Posted in Kafevend Blog

Thirst's most obvious solution is water. Tap water and bottled water are the commonest source for us today in the UK, but what about well water? We tend to think of wells as a product of a bygone age. We've know about them since childhood through nursery rhymes – 'Ding dong bell, pussy's in the well' and 'Jack and Jill went up the hill to fetch a pail of water'. We're reminded of them when we see a wishing well or watch a documentary about some far off place where wells still play an integral role in daily life, but in fact around 1% of households in England and Wales still have a private water supply via springs, boreholes and wells.
Village wells were once a prized community asset. Excavated by hand they were a painstaking and time consuming endeavour, worth maintaining with care. Older rural properties may still have their very own well; many lie covered and hidden, awaiting rediscovery. Some properties even have a well sunk in their cellars.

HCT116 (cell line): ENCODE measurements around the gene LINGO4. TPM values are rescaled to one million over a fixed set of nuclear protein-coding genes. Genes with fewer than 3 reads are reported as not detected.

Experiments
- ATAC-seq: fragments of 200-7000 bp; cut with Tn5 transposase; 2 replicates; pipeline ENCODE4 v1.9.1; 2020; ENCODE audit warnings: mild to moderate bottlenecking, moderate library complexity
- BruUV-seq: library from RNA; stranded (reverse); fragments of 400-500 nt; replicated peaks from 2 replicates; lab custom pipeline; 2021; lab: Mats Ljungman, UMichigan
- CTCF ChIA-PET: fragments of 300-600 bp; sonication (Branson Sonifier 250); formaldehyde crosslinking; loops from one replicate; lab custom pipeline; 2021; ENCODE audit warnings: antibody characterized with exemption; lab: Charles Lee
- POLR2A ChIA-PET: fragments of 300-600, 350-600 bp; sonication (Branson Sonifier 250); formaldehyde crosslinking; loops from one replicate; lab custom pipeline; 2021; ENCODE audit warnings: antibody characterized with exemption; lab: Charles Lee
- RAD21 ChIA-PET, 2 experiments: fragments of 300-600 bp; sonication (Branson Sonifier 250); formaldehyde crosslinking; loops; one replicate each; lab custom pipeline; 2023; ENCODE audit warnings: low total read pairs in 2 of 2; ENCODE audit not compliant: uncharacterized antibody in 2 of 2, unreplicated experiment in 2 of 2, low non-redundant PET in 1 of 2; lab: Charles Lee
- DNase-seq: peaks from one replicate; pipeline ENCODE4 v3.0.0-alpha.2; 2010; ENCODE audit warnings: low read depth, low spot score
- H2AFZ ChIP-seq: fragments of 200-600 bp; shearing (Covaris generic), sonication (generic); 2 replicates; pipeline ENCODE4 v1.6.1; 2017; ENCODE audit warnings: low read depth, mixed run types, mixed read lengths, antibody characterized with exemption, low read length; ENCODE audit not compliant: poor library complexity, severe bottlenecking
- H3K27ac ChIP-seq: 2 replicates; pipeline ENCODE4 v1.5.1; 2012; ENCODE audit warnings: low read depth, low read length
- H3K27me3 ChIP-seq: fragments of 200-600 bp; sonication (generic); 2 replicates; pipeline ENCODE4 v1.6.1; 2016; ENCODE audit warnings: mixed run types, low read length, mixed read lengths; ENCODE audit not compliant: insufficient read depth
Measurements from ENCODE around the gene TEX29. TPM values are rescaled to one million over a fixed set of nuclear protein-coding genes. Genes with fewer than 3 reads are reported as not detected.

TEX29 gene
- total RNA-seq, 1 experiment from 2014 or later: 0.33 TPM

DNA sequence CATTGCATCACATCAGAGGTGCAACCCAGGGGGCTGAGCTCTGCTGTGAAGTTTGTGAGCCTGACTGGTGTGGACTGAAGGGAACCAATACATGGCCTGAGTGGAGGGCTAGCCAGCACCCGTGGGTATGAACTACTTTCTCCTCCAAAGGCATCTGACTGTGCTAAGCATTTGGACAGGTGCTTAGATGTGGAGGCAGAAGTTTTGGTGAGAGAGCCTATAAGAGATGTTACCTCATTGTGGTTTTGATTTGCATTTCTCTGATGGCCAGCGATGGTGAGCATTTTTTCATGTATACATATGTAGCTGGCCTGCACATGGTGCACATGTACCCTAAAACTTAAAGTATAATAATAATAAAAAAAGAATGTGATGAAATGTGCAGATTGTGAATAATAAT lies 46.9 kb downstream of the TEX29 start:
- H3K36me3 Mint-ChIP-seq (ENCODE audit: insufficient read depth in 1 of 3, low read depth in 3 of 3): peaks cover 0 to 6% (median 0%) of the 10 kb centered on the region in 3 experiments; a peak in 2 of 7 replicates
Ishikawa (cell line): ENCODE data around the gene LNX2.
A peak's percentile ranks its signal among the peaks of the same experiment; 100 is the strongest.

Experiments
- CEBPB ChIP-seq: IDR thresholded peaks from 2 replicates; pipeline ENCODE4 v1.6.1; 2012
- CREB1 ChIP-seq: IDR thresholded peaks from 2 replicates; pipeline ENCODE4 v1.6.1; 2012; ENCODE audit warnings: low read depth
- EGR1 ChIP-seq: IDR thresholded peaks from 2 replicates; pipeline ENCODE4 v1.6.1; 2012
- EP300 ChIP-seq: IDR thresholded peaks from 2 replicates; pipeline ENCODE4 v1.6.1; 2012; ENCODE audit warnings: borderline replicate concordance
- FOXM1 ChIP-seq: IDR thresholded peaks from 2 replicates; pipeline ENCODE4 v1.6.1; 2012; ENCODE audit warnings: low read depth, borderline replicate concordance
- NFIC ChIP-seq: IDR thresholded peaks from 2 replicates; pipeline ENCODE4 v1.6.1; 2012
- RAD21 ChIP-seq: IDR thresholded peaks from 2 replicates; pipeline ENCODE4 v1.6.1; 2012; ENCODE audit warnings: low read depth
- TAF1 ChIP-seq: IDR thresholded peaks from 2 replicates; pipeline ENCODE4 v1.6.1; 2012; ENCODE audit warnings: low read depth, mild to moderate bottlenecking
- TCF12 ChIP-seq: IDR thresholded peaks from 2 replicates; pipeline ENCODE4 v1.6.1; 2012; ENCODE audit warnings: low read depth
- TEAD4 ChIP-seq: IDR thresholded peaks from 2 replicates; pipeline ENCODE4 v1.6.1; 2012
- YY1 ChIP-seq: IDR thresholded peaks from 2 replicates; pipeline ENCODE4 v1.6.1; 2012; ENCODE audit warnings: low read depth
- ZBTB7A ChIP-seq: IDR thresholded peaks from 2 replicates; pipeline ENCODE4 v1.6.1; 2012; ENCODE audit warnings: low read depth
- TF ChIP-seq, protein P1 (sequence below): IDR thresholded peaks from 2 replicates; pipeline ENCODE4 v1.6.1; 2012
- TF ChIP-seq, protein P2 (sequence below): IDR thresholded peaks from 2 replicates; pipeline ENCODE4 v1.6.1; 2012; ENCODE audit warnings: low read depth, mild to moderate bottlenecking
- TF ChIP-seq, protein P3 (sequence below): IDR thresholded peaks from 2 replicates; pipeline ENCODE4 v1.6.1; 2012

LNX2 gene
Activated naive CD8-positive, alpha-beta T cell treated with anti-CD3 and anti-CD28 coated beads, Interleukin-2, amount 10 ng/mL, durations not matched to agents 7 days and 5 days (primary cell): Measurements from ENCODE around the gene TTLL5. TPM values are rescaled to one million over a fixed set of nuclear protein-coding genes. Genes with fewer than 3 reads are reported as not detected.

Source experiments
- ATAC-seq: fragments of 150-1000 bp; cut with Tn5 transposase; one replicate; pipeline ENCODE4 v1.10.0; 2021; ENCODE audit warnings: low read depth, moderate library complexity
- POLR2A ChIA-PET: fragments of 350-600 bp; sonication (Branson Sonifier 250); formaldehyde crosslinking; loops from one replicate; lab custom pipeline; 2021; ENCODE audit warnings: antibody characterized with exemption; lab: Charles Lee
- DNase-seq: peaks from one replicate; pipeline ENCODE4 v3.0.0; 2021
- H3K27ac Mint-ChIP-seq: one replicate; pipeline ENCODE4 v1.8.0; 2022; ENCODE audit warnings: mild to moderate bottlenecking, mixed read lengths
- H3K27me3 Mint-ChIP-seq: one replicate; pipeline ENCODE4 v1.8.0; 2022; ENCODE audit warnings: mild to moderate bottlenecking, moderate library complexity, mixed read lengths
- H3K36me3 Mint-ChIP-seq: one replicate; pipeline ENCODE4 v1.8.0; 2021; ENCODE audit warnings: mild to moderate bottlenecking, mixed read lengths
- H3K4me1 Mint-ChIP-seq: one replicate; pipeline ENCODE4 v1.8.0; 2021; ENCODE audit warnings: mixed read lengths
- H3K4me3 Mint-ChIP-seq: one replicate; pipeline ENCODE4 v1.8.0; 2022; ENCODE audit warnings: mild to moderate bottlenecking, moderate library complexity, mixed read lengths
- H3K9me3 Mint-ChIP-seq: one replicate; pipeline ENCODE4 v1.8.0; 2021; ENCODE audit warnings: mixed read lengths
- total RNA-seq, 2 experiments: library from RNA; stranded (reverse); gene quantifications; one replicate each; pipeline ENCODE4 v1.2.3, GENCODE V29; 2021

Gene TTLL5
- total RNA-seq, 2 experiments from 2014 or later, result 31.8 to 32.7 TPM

When Gary Wooler and  Julie Sykes moved into a nineteenth century cottage in the West Yorkshire village of Shepley they made a surprising discovery during the renovation of their garden. Two enormous slabs of stone were uncovered and when they in turn were lifted a brick-lined well was found with clear spring water forty feet down. The cottage is part of a row that is thought to have been a brewery. The couple decided to build the well back up and have made a garden feature of it.

Roland Daniels went a step further when he moved into a North Downs farmhouse in Woodmansterne, Having discovered a deep well beneath a padlocked manhole cover, the Kent Underground Research Group were able to provide him with some interesting background information, not least of which is that his garden contains the UK's largest domestic well. Completed in 1723, having been commissioned by farmer and landowner Robert Eastland, the well is some 100 metres deep and would have served as an outward show of Eastland's wealth and prestige. High in mineral content, the water is drawn straight from the North Downs aquifer. Daniels has already bottled and sold some locally!

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